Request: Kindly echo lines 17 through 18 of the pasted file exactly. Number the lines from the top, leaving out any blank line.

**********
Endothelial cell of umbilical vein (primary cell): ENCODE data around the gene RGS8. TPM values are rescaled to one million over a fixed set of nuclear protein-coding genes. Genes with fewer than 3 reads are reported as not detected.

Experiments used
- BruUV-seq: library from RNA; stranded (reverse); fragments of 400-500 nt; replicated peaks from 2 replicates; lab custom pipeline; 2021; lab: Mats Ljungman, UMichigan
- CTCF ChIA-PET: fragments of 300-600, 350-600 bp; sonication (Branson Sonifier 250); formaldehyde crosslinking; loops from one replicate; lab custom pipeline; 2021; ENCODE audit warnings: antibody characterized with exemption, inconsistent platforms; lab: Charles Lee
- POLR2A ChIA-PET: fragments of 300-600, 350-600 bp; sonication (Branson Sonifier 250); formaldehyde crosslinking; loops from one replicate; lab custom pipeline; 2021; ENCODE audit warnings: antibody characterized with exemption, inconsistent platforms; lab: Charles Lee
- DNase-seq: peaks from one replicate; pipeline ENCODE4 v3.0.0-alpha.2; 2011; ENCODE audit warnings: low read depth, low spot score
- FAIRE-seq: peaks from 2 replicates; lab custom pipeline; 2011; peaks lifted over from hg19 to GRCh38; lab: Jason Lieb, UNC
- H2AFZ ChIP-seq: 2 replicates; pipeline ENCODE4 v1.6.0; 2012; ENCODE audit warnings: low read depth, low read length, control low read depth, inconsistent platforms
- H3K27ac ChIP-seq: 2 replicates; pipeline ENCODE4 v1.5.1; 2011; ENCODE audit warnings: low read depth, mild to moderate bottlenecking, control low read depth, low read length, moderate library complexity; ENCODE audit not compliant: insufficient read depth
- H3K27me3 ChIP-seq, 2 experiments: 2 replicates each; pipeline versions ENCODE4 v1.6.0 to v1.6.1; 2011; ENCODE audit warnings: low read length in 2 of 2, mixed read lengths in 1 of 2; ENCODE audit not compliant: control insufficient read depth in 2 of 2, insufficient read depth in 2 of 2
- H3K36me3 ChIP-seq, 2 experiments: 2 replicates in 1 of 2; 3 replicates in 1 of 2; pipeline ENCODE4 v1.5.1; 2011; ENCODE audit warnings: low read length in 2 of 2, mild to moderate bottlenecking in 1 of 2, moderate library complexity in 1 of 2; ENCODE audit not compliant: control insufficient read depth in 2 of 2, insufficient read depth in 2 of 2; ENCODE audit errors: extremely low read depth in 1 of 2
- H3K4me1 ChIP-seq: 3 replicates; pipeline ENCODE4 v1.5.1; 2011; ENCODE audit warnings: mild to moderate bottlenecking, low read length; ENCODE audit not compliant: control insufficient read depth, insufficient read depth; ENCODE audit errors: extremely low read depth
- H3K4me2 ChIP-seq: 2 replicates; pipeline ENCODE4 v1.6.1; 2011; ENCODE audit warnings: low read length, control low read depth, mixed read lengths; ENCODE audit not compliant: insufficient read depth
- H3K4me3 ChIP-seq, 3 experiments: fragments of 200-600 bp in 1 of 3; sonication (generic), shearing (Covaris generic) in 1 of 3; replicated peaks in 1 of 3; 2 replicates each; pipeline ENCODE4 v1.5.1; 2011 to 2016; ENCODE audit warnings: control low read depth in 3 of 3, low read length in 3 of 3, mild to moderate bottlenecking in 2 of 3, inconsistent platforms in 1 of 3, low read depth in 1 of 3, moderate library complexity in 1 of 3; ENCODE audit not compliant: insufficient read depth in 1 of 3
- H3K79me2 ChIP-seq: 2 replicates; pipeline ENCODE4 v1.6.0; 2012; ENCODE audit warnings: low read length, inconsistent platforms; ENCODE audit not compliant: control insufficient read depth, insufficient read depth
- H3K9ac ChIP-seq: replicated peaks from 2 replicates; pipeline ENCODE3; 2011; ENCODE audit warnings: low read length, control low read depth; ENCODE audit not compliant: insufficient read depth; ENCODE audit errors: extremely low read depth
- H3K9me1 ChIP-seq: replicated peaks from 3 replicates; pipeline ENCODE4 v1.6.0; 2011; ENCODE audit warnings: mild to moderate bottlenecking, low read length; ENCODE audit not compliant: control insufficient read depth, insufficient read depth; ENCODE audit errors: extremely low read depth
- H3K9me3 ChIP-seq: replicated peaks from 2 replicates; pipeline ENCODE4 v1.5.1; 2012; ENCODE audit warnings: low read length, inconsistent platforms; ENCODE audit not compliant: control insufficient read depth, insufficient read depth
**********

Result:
- H3K9me1 ChIP-seq: replicated peaks from 3 replicates; pipeline ENCODE4 v1.6.0; 2011; ENCODE audit warnings: mild to moderate bottlenecking, low read length; ENCODE audit not compliant: control insufficient read depth, insufficient read depth; ENCODE audit errors: extremely low read depth
- H3K9me3 ChIP-seq: replicated peaks from 2 replicates; pipeline ENCODE4 v1.5.1; 2012; ENCODE audit warnings: low read length, inconsistent platforms; ENCODE audit not compliant: control insufficient read depth, insufficient read depth